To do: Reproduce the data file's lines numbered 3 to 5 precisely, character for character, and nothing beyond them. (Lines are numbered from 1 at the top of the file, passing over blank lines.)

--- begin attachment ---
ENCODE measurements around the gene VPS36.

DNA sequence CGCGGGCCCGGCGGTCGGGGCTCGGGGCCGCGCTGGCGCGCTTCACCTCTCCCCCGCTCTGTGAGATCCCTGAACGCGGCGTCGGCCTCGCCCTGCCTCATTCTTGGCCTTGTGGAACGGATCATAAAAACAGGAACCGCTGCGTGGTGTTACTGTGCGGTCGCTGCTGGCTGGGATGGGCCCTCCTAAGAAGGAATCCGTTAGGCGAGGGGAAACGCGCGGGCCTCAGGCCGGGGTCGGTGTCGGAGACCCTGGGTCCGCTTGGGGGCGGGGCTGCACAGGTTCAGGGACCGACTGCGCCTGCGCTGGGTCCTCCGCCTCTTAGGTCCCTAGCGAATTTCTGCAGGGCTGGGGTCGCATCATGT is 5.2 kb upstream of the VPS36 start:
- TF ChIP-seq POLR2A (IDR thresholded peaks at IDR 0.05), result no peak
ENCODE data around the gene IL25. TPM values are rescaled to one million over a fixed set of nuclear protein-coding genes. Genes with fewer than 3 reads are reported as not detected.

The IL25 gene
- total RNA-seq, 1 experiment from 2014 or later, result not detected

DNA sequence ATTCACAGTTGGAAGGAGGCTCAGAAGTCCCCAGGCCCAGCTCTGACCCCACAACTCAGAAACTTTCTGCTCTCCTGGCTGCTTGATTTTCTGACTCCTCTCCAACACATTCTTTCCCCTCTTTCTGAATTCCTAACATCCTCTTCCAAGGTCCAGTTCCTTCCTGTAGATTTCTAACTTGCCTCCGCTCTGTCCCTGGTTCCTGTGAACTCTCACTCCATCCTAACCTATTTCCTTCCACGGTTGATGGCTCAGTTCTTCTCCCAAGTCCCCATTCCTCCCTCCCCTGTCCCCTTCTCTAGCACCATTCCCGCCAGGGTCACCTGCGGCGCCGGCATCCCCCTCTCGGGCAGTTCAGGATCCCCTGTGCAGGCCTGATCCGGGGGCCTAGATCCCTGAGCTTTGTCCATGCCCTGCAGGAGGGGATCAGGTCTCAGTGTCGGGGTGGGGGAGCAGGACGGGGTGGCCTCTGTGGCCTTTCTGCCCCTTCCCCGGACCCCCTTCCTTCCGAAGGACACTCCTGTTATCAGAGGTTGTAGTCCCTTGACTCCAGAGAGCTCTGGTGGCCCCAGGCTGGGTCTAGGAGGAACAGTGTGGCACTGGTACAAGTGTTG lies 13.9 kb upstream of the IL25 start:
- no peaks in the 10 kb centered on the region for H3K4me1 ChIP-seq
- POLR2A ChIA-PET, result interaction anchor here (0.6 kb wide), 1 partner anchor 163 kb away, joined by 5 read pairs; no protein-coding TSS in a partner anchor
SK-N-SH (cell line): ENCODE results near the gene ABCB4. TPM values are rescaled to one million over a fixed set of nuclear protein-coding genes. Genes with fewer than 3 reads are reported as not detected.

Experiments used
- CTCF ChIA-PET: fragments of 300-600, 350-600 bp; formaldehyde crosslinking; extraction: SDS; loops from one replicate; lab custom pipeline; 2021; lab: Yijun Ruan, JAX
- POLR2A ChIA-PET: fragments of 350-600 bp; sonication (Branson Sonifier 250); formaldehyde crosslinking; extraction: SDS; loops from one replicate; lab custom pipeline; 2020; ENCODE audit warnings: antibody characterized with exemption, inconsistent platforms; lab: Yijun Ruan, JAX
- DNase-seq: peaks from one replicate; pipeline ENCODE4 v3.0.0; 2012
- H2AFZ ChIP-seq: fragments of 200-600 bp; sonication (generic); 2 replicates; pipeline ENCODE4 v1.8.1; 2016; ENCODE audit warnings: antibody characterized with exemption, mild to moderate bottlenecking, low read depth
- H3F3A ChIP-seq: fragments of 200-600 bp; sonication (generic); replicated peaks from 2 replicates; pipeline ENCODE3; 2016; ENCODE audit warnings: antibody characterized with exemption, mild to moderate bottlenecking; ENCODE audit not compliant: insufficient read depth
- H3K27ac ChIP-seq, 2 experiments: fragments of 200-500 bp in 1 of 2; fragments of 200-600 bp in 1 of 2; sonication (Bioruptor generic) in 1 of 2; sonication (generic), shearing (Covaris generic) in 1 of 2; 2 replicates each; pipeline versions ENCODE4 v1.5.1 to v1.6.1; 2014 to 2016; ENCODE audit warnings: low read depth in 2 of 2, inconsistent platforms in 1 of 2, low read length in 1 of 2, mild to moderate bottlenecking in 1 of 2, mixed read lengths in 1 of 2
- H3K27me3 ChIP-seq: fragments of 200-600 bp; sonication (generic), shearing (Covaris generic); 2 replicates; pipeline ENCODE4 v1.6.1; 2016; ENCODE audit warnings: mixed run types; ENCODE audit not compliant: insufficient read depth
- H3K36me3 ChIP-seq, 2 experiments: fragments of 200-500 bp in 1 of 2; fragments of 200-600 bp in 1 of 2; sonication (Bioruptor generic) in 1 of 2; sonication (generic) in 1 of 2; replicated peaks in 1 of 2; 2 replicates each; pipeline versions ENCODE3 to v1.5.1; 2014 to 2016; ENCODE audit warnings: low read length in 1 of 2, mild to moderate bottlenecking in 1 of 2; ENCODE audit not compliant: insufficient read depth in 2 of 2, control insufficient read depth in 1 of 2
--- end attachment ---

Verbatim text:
- TF ChIP-seq POLR2A (IDR thresholded peaks at IDR 0.05), result no peak
ENCODE data around the gene IL25. TPM values are rescaled to one million over a fixed set of nuclear protein-coding genes. Genes with fewer than 3 reads are reported as not detected.

The IL25 gene